Do you ‘do’ Valentine’s Day?

My husband and I don’t do Valentine’s day.

It wasn’t something we contracted previously before getting married. It wasn’t something we both decided and agreed on. We didn’t say “Oh, we don’t like soppy things like that” or “we should love each other everyday, not just on the 14th of February.”

I think it’s nice that there is a day on which people celebrate love by giving each other tasty things and colourful plants. They say men are visual but I think all humans are visual. What woman isn’t swayed by a nicely dressed significant other who smells fantastic and is presenting an array of colourful flowers, just for her? Not me for sure.

I like pretty presents. During our first few weeks of marriage my husband used to buy me lots of presents. Expensive bracelets, high quality perfume, a pair of ghd straighteners which I could never afford and which, now I know, he couldn’t afford either. First class train tickets to London. Giant boxes of chocolate (which I let my family eat because I was watching my figure), a giant cream cake (seriously, do you WANT a fat wife?), a tray of colourful cupcakes (say whaaaat). He wanted to impress me. He didn’t know he’d already impressed me with his clean cut fashion and his smell and his infectious smile. But I wouldn’t say no to the other things.

My mother, pragmatic as always, said, “he’ll stop opening the car door for you soon.”

Two years later, he has stopped doing it. I guess he doesn’t need to ‘impress’ me anymore. But sometimes he does. When it’s a special occasion. Like when we escaped the family and went to a retro cafe and I wore lipstick and a flowing dress and he wore his expensive coat and the cashmere sweater that I love.

My husband hates hearts. I don’t know if its a ‘macho’ thing, or if he is still a bit immature (he is 24). He gets irritated by them.

“If I see a heart,” he said once, impassioned, “I’ll… I’ll punch it in the face!”

I found this so hilarious that I laughed about it for three days straight. I still laugh about this. I am chuckling away to myself as I type.

So yes. We don’t do Valentine’s day. We don’t schedule dates. We don’t plan holidays. We don’t get gifts. We just never think about that. It doesn’t matter to either of us. we aren’t the celebratory type. We aren’t mushy, and can be awkward demonstrating our love.

Do I, as a woman who can be emotional sometimes all the time, ever feel bad about it?

Honestly, hand on heart honest, I don’t.

 

Some people feel very low about Valentine’s Day. They feel more lonely, surrounded by loving couples. It is a day that can exclude a lot of members of our society, even though it is not only meant to celebrate romantic love, but all love.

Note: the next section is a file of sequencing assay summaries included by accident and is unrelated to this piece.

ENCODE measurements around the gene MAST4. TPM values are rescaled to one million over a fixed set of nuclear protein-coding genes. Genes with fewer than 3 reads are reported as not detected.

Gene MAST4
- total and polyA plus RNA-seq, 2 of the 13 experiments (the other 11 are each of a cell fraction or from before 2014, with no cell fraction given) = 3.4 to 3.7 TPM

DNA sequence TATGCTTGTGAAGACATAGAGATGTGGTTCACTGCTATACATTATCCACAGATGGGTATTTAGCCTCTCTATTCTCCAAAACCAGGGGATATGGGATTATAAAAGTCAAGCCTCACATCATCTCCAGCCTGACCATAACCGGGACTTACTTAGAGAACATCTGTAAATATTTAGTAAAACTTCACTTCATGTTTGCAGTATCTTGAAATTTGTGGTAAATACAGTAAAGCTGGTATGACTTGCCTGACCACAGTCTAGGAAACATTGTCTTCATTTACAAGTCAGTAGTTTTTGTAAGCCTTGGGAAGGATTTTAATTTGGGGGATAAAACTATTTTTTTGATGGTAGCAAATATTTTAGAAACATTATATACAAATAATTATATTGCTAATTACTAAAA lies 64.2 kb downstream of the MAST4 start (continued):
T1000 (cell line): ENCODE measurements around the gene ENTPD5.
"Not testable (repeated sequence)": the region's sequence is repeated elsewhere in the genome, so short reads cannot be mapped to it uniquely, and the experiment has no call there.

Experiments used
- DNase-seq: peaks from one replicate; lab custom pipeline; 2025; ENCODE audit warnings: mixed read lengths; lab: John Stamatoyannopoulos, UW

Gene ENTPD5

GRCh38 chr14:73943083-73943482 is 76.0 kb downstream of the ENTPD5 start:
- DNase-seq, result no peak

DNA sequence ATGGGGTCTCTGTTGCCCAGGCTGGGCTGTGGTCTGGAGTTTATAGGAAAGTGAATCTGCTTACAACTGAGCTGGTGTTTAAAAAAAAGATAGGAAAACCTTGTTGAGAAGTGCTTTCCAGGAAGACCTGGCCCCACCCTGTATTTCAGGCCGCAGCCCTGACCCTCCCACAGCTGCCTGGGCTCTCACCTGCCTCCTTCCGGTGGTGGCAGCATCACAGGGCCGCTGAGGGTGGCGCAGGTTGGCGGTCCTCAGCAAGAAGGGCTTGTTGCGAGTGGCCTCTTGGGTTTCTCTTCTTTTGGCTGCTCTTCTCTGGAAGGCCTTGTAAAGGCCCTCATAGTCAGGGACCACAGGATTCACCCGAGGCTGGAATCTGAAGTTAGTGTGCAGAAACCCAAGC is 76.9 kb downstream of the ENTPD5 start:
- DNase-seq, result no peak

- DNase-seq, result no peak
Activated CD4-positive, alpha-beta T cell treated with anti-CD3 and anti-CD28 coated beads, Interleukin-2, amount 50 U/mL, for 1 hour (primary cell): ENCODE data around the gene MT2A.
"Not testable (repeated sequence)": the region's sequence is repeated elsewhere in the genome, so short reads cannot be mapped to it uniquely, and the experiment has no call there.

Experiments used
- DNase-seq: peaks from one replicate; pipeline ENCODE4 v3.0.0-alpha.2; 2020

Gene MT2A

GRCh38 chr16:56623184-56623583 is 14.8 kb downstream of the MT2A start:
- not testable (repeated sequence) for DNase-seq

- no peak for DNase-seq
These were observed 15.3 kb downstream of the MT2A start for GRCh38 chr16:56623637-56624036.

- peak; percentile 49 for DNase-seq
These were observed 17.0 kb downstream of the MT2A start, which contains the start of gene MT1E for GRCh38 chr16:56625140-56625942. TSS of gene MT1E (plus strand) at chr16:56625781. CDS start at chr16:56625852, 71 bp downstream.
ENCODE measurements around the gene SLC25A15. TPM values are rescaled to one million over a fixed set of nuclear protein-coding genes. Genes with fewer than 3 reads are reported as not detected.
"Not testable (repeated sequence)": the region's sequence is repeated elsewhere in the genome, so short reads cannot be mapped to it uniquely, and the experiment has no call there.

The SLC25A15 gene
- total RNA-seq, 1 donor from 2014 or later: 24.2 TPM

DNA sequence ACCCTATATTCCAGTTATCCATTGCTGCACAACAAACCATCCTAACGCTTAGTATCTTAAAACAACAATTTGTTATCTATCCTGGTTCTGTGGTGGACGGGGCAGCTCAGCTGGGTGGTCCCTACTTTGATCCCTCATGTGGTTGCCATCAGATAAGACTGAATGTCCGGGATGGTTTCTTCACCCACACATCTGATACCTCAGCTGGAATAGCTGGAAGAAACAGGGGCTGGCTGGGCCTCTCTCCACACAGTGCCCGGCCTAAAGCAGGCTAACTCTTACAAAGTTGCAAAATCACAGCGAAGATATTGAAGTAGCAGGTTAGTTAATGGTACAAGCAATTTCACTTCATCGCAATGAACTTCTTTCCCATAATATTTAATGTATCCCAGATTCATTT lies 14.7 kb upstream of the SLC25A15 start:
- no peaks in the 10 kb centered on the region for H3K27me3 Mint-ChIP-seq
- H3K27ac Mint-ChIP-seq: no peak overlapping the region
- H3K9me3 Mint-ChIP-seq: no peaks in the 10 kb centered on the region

To other people, Valentine’s Day is pointless, ridiculous consumerism and a way for the capitalists to make their capital gains.

To me, Valentine’s Day is the sweet day Katy Carr and her siblings exchanged heartwarming (and sometimes chuckle-worthy) poems by a roaring fire, surrounded by comfort and love.

What are your thoughts on Valentine’s Day? Do you ‘do’ Valentine’s Day, or would you ‘do’ it?

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A Summer’s Day

We wake up early, throw our covers back. The air is tantalisingly temperate. No cold toes.

A tentative tiptoe on the floorboards.

No rush of icy draft.

A sigh of relief.

Scarpering feet on the laminate outside, a rush for the bathroom.

“Wake up kids!”, shouts the father from downstairs.

They wake up, because it’s summer and there’s no school.

Visions of sunny beaches, bare legs, feet rustling through dry, cool grass. Daisies to pick, their white faces tinged with purple and sunny smiles upturned to the bright sky. Buttercups nodding in the breeze, shining yellow.

“Do you like butter?”

Do you like butter?”

Images shared over the breakfast table. Licks of ice cream. Wild dreams under a canopy of trees. Adventures in faraway lands, at the bottom of the garden. Cake in the park. Sprinkles of duck food over a pond. Swimming in the sunshine. Sunsets that are stretched out over a long evening. Curtains billowing in the breeze. Dust mites swirling.

Breakfast is had. Dishes are washed. Children are dressed. Never mind Billie has some jam on her cheek. Race for the front door. A little scuffle about who is going to sit in the middle seat. Mother straightening herself before the mirror. Father rattling keys. Fall out the door. Get in the car.

Quick, hurry.

A cloud appears.

Oh. It’s raining.

Hard droplets hit the windscreen, as miserable clouds roll up.

Pack yourselves indoors. It’s not going to clear soon. Warm wind rushes through the house. Socks are pulled on. Books are scattered off bookshelves.

A British Summer’s day.

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